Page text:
Analyzing US Gasoline Inventories and Demand
The API reported that US gasoline and distillate inventories rose by 9,200,000 barrels and 4,300,000 barrels on November 24–December 1, 2017.
Gasoline and distillate inventories
On December 5, 2017, the API (American Petroleum Institute) published its crude oil inventory report. It reported that US gasoline and distillate inventories rose by 9,200,000 barrels and 4,300,000 barrels on November 24–December 1, 2017.
Market surveys estimated that US gasoline and distillate inventories could have risen by 1,741,000 barrels and 967,000 barrels during the same period. The EIA will release the crude oil inventory report today (December 6, 2017). If the EIA reports a larger-than-expected increase in gasoline and distillate inventories, it would pressure gasoline, diesel, and oil (UWT) (DWT) prices.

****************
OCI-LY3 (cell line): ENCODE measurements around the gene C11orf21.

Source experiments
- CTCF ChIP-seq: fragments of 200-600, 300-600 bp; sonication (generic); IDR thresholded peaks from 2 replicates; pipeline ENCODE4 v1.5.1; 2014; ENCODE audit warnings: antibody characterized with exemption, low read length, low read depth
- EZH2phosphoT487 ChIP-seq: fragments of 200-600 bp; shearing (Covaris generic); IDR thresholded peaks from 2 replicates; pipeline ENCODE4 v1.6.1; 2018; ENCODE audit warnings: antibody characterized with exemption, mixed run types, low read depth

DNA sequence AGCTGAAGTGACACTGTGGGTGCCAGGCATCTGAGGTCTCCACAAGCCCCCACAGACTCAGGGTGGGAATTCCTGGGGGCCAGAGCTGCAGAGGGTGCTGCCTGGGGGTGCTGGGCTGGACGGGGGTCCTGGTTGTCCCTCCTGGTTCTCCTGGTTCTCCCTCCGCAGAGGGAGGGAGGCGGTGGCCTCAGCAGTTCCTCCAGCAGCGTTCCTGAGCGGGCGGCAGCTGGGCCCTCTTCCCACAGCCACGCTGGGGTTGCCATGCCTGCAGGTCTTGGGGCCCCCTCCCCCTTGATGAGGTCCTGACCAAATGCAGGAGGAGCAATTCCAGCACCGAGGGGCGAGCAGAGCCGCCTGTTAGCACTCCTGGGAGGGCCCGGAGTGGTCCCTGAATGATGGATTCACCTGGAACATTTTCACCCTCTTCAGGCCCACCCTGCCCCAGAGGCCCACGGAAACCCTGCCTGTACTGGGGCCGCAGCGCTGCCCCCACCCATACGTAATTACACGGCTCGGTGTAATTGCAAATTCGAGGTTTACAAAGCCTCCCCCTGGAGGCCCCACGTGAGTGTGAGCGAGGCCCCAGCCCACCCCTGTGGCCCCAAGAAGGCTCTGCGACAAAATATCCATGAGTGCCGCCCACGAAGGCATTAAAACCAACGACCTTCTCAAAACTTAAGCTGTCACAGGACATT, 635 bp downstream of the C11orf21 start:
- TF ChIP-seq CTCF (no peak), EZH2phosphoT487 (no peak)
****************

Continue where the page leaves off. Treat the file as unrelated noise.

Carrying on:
US gasoline demand
US gasoline demand fell by 871,000 bpd (barrels per day) or 9% to 8,724,000 bpd on November 17–24, according to the EIA. The demand also fell by 356,000 bpd or 3.9% from the same period in 2016.
Any fall in gasoline demand is bearish for gasoline (UGA) and oil (SCO) (USL) prices. Lower gasoline prices have a negative impact on US refining companies like Western Refining (WNR) and Marathon Petroleum (MPC).
Similarly, lower oil prices have a negative impact on energy companies’ (FENY) (FXN) earnings like Cobalt International Energy (CIE), EOG Resources (EOG), and Energen (EGN).
The EIA will release US gasoline inventories and demand data on December 6, 2017. Any fall in US gasoline demand could pressure gasoline and oil (USO) (UCO) prices. However, the EIA estimates that US gasoline demand would hit a record in 2018. Any increase in US gasoline demand could support gasoline and oil prices.
Next, we’ll cover the latest crude oil price forecasts.